The enameled iron sink is a great advancement in sanitary improvements. When made properly and used for light work it is all that could be desired, because it is coated with a material which wears well, and is also proof against the action of gases or acids. It has a smooth finish and is easily kept clean, but it is not suitable for heavy or rough work. In the larger sinks this enameled coating cracks off easily when heavy utensils are placed in it, which causes the sink to bend, and the enamel, having very little elasticity, must naturally crack. It sometimes cracks by the uneven or sudden expansion and contraction of the iron, and as soon as the coating is partly cracked off the sink becomes sanitarily bad.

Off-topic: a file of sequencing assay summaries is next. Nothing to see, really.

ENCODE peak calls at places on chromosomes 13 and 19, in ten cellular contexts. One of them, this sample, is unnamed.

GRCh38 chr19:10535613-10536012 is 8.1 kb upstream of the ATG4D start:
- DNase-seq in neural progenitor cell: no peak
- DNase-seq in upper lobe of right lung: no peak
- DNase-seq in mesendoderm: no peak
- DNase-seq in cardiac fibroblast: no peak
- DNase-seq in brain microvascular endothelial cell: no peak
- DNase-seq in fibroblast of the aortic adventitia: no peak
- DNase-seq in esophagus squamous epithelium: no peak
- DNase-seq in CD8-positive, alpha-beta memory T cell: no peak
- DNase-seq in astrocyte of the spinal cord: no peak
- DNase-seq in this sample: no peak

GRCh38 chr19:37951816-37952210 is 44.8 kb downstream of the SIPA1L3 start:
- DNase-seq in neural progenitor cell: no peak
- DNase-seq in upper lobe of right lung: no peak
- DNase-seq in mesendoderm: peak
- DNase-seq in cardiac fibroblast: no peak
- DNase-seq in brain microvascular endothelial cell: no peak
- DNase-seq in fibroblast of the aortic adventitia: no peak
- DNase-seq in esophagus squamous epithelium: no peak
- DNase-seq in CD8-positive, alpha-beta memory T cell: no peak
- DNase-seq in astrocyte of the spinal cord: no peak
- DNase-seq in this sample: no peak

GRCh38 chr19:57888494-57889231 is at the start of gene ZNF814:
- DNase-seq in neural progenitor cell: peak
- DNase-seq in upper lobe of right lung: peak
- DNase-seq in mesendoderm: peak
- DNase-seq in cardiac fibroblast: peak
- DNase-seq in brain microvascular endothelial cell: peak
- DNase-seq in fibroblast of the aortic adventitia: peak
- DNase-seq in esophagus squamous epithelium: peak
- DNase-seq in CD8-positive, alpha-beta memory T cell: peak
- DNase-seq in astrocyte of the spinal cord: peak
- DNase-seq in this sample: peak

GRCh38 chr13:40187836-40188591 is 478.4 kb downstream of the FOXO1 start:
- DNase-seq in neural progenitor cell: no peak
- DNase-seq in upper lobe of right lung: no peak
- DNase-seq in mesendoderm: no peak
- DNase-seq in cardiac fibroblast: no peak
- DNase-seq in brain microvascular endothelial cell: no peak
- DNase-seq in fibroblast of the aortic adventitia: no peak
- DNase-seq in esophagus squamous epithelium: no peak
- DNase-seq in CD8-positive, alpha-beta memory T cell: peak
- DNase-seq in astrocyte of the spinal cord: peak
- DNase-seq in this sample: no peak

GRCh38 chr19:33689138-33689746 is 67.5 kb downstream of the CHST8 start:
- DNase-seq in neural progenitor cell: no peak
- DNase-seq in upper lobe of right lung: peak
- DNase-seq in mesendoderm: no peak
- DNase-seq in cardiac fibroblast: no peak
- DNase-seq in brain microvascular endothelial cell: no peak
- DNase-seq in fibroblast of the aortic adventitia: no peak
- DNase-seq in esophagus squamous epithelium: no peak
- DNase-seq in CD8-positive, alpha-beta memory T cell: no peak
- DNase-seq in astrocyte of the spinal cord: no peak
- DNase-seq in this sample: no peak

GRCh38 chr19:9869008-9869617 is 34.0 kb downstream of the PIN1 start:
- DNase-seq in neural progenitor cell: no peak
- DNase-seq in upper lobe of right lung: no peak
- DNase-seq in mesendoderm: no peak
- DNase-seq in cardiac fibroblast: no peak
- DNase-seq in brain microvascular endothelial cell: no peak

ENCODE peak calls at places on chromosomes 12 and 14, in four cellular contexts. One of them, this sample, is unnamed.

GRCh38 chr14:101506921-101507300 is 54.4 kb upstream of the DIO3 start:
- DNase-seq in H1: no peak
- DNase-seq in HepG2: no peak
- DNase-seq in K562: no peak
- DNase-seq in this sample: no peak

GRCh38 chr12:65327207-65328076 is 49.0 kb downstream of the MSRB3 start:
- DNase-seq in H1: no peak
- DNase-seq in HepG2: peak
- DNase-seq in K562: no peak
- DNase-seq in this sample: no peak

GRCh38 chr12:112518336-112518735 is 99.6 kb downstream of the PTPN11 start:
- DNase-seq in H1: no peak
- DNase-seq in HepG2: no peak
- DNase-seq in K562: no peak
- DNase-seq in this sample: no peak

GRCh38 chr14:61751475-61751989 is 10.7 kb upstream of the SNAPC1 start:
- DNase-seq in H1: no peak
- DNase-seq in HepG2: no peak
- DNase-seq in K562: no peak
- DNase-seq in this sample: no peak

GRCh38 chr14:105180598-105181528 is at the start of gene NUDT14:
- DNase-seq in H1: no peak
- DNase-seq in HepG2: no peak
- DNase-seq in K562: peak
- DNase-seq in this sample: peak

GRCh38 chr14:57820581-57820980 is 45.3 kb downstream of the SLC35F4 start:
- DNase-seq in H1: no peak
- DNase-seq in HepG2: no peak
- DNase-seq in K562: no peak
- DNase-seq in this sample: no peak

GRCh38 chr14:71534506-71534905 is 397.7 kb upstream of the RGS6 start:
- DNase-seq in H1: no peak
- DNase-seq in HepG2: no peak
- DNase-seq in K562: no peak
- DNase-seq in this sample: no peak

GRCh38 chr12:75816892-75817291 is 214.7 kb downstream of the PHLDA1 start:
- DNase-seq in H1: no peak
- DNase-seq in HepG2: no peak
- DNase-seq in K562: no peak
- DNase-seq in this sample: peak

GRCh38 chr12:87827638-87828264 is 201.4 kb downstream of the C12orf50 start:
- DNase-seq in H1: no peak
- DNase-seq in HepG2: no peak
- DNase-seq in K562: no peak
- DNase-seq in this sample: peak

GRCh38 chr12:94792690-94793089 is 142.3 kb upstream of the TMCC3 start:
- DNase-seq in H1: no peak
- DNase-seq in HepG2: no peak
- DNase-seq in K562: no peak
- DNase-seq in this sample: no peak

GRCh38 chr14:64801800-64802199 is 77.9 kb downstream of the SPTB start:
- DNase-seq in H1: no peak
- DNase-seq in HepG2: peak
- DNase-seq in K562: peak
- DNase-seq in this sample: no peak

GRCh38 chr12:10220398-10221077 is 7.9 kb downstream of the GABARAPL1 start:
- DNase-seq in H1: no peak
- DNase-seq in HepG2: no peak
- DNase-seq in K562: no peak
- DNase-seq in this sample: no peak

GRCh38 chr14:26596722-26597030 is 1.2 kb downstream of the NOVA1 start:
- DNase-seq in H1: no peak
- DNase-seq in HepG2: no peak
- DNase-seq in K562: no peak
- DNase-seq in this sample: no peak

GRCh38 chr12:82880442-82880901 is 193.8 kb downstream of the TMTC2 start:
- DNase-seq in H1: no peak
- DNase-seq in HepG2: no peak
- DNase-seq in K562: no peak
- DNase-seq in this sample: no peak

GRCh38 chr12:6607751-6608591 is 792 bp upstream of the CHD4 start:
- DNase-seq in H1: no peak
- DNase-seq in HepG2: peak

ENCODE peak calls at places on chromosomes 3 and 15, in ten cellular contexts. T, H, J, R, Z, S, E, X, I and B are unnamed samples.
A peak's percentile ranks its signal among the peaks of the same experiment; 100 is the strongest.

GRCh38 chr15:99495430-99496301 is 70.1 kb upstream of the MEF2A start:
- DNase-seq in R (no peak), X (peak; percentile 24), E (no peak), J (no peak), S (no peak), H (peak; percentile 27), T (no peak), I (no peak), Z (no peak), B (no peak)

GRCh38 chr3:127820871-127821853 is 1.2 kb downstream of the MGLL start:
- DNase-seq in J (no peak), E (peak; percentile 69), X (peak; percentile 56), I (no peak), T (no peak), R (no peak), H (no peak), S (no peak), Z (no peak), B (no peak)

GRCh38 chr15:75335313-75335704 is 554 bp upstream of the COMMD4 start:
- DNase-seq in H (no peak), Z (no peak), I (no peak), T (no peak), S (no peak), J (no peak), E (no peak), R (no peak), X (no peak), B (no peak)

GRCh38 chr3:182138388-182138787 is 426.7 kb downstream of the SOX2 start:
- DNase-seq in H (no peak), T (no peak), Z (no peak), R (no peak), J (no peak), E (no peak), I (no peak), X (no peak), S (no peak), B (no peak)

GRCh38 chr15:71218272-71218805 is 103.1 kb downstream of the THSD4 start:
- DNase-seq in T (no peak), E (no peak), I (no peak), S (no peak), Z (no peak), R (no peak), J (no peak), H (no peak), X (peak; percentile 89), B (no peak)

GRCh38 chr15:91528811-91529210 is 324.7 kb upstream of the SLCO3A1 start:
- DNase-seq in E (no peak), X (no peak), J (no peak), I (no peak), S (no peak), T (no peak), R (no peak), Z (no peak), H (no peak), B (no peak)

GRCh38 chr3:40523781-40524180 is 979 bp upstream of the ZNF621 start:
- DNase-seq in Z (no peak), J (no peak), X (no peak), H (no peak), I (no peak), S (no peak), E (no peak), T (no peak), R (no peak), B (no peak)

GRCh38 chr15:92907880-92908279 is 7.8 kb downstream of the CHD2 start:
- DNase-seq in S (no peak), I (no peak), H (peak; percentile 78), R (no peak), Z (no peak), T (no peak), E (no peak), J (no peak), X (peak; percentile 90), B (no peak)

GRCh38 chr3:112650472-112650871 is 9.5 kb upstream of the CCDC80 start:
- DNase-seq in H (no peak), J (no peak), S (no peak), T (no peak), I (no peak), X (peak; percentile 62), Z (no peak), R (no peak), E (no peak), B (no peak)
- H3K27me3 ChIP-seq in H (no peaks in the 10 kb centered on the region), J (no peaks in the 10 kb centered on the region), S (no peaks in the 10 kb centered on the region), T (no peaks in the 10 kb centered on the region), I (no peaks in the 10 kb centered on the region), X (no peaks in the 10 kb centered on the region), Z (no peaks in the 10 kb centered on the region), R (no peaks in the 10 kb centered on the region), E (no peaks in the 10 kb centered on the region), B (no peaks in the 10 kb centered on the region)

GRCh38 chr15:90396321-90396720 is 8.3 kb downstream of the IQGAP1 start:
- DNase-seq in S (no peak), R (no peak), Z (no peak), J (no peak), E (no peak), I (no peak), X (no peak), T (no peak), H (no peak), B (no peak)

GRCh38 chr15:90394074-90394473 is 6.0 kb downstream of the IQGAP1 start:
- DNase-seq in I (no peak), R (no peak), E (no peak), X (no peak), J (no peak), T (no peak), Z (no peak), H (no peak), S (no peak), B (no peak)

Sinks 202

Fig. 152.

Sinks 203

Fig. 153.

A roll rim enameled iron sink is shown in Fig. 156. It has a high back, concealed air chambers and nickel-plated faucets. A corner enameled iron sink with roll rim, high back, concealed air chambers and nickel-plated faucets is shown in Fig. 157. Instead of having brackets for support, it is carried by the walls and one leg. A plain enameled iron sink is shown in Fig. 158.

Sinks 204

Fig. 154.

Sinks 205

Fig. 155.

A roll rim drawn steel sink with high back is illustrated in Fig. 159.